, NAIROBI, Kenya, Dec 8 – Foreigners who own property in Kenya will soon be required to document what property they own and how they acquired it.
Internal Security Permanent Secretary Francis Kimemia said they will work with the Ministry of Lands and the provincial administration to facilitate the process.
“There have been various representations by Kenyans that we should know who owns what property in this country. Very many foreigners have come and bought property in this country but we do not seem to know who they are. Our legal structure does not seem to have provisions where you are able to gauge the extent of the acquisition of say prime lands by foreigners,” he stated.
He also added that the Ministry of Lands would give clear directions on how the exercise would be conducted and that the Internal Security ministry had already called on the Nairobi Provincial Commissioner to start working on a framework that would document property ownership issues.
“Especially on issues of money laundering or people bringing in monies that are dirty and cleaning them through buying land and forming bogus companies in this country. I am told that some of the buyers do not even change names; they buy your land registered under the name of Lesirma (for example) but still retain the name,” he observed.
He added that the government was also carrying out operations that would flush out illegal immigrants in Kenya and that it had already started tightening the country’s borders to control the influx of illegal refugees.
“We are still constructing the Sudan border post and we will begin constructing the Liboi border post any time from now. However, the issue of strengthening our borders is very important; especially our border with Somalia. Let them continue managing their internal affairs but we need to ensure that we do not get bogus or unjustified refugees,” he stated.
“We have had operations in Eastleigh, Kangemi and Kitengela and will still move into other major towns. We are not targeting particular communities but we must ensure that Kenya is safe from people who are engaging in criminal acts,” he said.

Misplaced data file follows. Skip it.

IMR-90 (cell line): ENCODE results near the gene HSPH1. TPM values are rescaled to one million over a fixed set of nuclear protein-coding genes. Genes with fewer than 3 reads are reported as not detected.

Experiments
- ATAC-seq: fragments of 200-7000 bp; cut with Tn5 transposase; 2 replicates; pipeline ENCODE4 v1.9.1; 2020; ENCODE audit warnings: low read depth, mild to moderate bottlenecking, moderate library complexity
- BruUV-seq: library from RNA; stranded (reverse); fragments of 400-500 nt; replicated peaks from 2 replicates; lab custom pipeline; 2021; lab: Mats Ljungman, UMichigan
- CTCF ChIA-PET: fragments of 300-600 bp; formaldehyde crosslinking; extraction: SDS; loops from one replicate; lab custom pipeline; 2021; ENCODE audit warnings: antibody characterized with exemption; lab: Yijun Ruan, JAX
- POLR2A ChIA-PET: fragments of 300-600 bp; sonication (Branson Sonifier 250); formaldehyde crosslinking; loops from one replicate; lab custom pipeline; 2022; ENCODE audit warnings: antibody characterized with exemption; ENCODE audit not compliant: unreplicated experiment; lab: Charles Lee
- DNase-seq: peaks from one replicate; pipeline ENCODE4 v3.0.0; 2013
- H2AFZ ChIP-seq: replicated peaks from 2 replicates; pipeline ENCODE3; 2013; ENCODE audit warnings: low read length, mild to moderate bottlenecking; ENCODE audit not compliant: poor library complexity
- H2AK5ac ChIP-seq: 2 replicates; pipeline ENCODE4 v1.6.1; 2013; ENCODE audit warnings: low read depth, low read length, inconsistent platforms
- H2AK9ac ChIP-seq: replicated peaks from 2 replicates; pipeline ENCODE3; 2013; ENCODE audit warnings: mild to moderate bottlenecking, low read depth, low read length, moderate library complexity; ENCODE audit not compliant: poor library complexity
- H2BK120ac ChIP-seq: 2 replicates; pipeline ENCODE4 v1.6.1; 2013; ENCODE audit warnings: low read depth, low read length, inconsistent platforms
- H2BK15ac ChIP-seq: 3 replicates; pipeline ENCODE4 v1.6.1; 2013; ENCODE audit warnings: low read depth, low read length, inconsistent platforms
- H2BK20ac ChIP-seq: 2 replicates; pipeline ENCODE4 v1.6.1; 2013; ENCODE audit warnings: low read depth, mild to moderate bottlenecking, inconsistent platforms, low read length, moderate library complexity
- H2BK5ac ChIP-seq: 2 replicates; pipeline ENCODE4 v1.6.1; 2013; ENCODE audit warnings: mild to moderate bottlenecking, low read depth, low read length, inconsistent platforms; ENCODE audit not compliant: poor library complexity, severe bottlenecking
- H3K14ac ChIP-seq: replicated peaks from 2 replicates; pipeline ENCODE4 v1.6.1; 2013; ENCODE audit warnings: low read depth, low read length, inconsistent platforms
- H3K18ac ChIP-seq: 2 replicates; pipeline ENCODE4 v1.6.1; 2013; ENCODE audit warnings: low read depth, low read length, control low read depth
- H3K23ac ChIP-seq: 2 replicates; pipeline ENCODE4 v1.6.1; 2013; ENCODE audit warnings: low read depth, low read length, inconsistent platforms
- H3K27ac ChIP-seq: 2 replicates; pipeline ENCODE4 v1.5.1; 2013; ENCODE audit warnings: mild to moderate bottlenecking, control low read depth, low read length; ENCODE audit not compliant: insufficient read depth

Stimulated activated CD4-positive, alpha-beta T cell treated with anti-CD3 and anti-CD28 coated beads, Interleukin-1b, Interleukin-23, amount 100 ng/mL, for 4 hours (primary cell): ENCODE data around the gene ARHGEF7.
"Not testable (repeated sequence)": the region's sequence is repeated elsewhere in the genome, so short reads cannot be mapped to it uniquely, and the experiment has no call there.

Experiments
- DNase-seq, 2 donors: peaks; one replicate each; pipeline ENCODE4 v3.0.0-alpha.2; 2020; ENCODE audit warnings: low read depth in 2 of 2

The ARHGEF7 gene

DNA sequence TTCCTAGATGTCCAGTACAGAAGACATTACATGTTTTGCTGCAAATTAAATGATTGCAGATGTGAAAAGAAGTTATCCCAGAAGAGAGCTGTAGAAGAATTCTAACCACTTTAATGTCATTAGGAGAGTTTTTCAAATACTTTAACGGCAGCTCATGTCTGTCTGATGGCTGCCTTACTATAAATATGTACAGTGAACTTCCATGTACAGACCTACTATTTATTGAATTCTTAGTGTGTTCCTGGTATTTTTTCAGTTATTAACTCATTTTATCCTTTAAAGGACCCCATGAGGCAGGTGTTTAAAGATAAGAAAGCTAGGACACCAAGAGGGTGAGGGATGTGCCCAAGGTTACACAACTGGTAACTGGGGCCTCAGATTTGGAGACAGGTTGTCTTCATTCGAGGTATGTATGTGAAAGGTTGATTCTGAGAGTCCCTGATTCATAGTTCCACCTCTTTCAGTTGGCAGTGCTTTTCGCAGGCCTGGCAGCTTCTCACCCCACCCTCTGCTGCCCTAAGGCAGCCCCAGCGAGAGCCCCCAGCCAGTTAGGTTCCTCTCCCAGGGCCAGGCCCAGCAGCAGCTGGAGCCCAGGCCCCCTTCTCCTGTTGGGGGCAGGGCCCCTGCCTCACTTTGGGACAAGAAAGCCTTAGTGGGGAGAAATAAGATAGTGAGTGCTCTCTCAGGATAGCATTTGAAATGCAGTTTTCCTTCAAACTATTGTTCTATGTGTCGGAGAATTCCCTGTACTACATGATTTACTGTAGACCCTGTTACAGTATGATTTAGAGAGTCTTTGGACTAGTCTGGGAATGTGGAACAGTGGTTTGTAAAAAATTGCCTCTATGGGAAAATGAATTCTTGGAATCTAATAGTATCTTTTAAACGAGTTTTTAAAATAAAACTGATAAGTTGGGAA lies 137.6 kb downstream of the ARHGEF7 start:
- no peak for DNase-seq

Mr Kimemia also pointed out that the government had collected over 200 firearms among them M16 rifles following the government’s third amnesty issued to pastoral communities in cattle rustling prone areas to encourage them give up their weapons.
“We are so shocked that some of the firearms we recovered in a small town called Laikipia include five M16s. These are fairly powerful firearms and from the serial numbers we would like to know where these pastoralists got them from because they are very few in the market,” he said.
He stated that the government had deployed more security forces to the highly volatile regions to facilitate the disarmament process set to reduce the incessant cattle rustlings.
“From Turkana all the way to Isiolo and Marsabit all those areas where cattle rustling have become prevalent, we are moving bigger numbers of security forces to engage in a massive disarmament exercise. We will also give briefs on how many arms have been recovered,” he said.
He also cautioned those who engaged in the cattle rustling that it would no longer be treated as a cultural practice but as a crime.
“Sometimes when we catch cattle rustlers we do not even charge them because it is treated as a cultural issue. We will now start charging these people either with murder, robbery with violence or both depending on the crimes that have been committed,” he said further directing that all pastoral communities go back to their original grazing zones.
“All communities must go back to their grazing grounds and this is not tribalism. There is no reason why Samburus must move all the way to Meru region. If one community wants to move from their grazing area to another then the pasture management committees (which were created) must facilitate this so that if there are issues of insecurity one community will be responsible unlike now when we cannot tell which community is harassing which,” he said.
Mr Kimemia spoke during the commissioning of 24 District Commissioners some of whom would be sent to the cattle rustling prone regions. Of the 24 only two are female.